“Lord Jesus Christ, Son of the living God, who as on this day rested in the sepulcher, and thereby sanctified the grave to be a bed of hope to Your people: Make us so to abound in sorrow for our sins, which were the cause of Your passion, that when our bodies rest in the dust, our souls may live with You; who lives and reigns with the Father and the Holy Spirit, one God, world without end.” – Titusonenine
And as for Jesus: He is dead at this liturgical moment, the Nietzschean position in the Christian calendar, when one might even say that, “God is dead.”
Jesus was a nobody. Any modern university student can see this. He came from the equivalent of “flyover country” — even in an insignificant (and colonized) backwater of the Middle East. His disciples were all nobodies, too. His earthly father was a working-class stiff; Joseph’s wife would have counted for less. He had no university or higher education: nothing even resembling a degree. He received no assistance from any “experts.” So far as He did, in fact, have some expertise in Holy Scripture, he was self-taught. He had no standing in any of the “vested interests” of Palestine; no wealthy relations. He’d never been anywhere else. Nazareth and district were less visited than the Guadalupe Mountains, and Jerusalem was not an important provincial capital. Even within Jerusalem, Jesus was somewhere between unknown and disliked. There was little in the way of media in those days, even in Rome or Alexandria, but by what there was, He was ignored. His “support” was entirely word-of-mouth. The sensation briefly caused by His Crucifixion — one of millions of judicial murders through the ages — was well contained. All of his disciples (except one) abandoned him. A few women still kicked around. But even after his death on Good Friday, and all the events after His death, the word spread slowly.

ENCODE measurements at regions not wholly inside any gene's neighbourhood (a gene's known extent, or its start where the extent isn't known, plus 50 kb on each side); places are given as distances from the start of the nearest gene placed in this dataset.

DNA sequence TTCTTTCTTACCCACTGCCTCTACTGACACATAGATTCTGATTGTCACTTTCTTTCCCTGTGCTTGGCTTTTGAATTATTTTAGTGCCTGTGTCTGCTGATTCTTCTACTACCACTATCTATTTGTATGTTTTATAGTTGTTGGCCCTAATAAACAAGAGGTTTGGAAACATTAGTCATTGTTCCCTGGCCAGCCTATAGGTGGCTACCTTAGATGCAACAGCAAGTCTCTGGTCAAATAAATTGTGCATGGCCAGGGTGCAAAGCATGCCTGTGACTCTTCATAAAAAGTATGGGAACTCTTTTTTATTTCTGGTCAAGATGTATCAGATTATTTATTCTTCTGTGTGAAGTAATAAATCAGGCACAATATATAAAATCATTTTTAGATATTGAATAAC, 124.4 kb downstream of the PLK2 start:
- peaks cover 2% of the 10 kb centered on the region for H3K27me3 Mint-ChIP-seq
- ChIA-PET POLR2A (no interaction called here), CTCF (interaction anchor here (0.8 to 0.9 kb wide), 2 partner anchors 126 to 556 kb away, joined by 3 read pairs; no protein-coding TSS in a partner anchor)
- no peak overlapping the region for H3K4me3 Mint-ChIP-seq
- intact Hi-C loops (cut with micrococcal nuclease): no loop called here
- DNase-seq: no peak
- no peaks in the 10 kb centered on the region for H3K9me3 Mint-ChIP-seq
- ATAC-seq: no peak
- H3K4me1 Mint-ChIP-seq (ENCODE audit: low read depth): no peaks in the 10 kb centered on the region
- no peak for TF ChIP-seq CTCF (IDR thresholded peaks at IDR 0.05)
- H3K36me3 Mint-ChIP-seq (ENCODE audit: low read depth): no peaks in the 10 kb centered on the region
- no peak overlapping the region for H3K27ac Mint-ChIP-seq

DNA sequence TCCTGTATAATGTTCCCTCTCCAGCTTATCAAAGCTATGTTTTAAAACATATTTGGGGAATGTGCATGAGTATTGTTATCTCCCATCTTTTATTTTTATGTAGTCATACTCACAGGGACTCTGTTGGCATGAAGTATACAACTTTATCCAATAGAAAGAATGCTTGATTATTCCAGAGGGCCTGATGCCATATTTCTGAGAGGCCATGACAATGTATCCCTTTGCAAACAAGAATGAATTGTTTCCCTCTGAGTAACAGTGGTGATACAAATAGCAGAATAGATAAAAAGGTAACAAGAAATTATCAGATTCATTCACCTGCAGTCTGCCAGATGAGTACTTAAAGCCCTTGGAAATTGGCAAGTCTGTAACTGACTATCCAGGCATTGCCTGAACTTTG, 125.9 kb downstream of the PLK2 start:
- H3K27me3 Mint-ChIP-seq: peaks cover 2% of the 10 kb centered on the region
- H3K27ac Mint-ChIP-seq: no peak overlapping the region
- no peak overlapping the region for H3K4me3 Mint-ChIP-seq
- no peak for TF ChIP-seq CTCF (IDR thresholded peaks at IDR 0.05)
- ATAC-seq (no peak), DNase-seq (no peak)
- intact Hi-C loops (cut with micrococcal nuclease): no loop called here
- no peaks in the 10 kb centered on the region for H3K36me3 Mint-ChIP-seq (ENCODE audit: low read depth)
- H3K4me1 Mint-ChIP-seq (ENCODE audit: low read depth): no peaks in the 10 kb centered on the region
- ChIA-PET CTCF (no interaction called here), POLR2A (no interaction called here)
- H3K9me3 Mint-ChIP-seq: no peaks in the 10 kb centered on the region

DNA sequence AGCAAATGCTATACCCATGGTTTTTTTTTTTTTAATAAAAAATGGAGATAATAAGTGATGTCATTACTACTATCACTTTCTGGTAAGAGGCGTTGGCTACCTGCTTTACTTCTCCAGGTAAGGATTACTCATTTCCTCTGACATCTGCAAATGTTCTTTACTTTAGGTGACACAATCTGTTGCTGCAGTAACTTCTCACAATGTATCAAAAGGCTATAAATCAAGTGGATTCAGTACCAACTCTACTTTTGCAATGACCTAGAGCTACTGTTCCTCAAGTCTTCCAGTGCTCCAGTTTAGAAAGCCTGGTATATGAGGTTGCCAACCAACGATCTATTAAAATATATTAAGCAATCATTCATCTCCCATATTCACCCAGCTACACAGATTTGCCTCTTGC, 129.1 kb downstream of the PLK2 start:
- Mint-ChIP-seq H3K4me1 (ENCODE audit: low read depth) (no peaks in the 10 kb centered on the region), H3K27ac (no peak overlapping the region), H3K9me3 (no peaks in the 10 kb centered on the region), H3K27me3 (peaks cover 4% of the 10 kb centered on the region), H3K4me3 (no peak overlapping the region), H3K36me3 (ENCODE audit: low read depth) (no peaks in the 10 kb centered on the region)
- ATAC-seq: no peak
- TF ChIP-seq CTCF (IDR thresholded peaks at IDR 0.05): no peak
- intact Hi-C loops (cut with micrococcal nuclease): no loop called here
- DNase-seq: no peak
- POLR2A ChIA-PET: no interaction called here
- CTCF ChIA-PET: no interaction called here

He was not one of the “smart people.” The only thing you could say was, that He was the Son of God. Towards a Vigil : Essays in Idleness 2020
She hears, upon that water without sound,
A voice that cries, “The tomb in Palestine
Is not the porch of spirits lingering.
It is the grave of Jesus, where he lay.”
We live in an old chaos of the sun,
Or old dependency of day and night,
Or island solitude, unsponsored, free,
Of that wide water, inescapable.
Deer walk upon our mountains, and the quail
Whistle about us their spontaneous cries;
Sweet berries ripen in the wilderness;
And, in the isolation of the sky,
At evening, casual flocks of pigeons make
Ambiguous undulations as they sink,
Downward to darkness, on extended wings